Families advocate for prosecution in Life Esidimeni deaths

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Legal representatives for the families of the deceased patients say there’s enough evidence to prosecute those responsible for their deaths.

Lawyers for some of the Life Esidimeni NGOs asked the court to show leniency towards the carers of the deceased mental health patients.

The inquest that resumed last Thursday aims to determine if anyone can be held criminally liable for the deaths of the 144 patients after their relocation from Life Esidimeni in June 2016.

As lawyers continue with their heads of argument in the Esidimeni case, Advocate Ebenezer Prophy, who represents the Ubuhle Benkosi and Mosego NGOs argued that the patients who were under his clients’ care died of natural causes even though the circumstances surrounding their deaths remain questionable.

“I agree with the evidence leaders in both the dock 86 102 no living person can be held responsible for the deaths so there is no need for the submissions or further investigations in that regard,” says Advocate Ebenezer Prophy, representing Ubuhle Benkosi and Mosego NGOs.

Both NGOs have been fingered in the tragedy, but their lawyers have argued that the Life Esidimeni management failed to provide, detailed and correct medical records for each patient.

“It was unreasonable to expect the NGOs to puzzle together the correct and appropriate level of care, it’s clear that the medical records submitted, interrupted the medical care of the users and as a consequence of Life Esidimeni’s breach of the Mental Health Act prompted section 70 which relates to offences of failing to take care of a mental health user by failing to provide adequate medical records,” says Prophy.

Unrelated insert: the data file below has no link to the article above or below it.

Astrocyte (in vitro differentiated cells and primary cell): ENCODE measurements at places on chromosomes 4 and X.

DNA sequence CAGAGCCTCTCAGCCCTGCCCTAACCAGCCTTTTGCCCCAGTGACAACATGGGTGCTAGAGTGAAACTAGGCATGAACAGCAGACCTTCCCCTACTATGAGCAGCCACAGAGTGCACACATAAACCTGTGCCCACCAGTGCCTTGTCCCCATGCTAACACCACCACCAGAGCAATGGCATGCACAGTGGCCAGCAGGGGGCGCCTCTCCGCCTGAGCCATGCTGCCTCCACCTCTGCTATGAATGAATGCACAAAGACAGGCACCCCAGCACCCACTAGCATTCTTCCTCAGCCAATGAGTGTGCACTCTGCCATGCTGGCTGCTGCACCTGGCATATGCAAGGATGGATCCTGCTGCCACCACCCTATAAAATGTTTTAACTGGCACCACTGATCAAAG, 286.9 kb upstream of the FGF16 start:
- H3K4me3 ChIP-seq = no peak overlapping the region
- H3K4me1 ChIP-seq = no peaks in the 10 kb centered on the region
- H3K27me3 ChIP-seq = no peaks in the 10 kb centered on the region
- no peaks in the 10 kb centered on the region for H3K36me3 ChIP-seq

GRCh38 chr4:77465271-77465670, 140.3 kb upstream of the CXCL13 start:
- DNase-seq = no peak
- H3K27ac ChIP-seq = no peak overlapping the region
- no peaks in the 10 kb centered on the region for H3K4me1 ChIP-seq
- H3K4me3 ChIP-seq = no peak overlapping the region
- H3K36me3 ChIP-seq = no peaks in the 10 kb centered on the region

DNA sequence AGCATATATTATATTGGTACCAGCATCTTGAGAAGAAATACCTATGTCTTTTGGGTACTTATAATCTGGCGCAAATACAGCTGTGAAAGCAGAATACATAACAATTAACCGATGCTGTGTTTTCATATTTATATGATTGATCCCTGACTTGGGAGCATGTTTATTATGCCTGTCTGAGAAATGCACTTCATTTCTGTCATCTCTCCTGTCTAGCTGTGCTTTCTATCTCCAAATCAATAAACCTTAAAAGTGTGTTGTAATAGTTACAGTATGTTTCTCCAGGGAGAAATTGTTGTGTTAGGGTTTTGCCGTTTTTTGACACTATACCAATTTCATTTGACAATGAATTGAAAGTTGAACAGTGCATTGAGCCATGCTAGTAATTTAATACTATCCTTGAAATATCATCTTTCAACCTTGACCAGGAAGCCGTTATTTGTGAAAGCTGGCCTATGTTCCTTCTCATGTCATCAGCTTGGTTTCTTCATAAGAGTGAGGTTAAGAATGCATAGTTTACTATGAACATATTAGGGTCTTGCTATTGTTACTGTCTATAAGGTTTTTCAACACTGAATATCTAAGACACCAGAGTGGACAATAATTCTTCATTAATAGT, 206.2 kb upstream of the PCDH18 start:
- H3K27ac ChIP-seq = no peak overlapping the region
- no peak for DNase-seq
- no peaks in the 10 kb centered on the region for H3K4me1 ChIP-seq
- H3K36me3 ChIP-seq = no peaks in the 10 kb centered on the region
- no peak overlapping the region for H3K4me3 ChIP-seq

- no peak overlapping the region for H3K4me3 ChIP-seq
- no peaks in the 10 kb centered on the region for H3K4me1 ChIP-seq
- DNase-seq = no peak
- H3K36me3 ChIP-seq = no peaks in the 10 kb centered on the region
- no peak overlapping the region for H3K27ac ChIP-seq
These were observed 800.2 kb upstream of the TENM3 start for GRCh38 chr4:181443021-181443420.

But evidence leaders say if the moving of patients had been planned properly and all medical and relevant documents had been submitted to the new locations, they would have been able to foresee the problems that would arise and deal with them before the Esidimeni patients lost their lives.

“Foreseeability is important in respect of the only two criminal offences that may be relevant to this matter and that is both murder or culpable homicide both involve foreseeability as part of the test and as far as Dolis Eventualis, that requires subjectivity,” says Evidence leader, Advocate Harry van Bergen SC.

Last week civil society movement Section 27 asked the court to criminally charge former Gauteng Health MEC Qedane Mahlangu for the 144 deaths. In her testimony, Mahlangu had said she terminated the Life Esidimeni contract following pressure from provincial heads to trim the fat from the bulging health budget. The inquiry continues.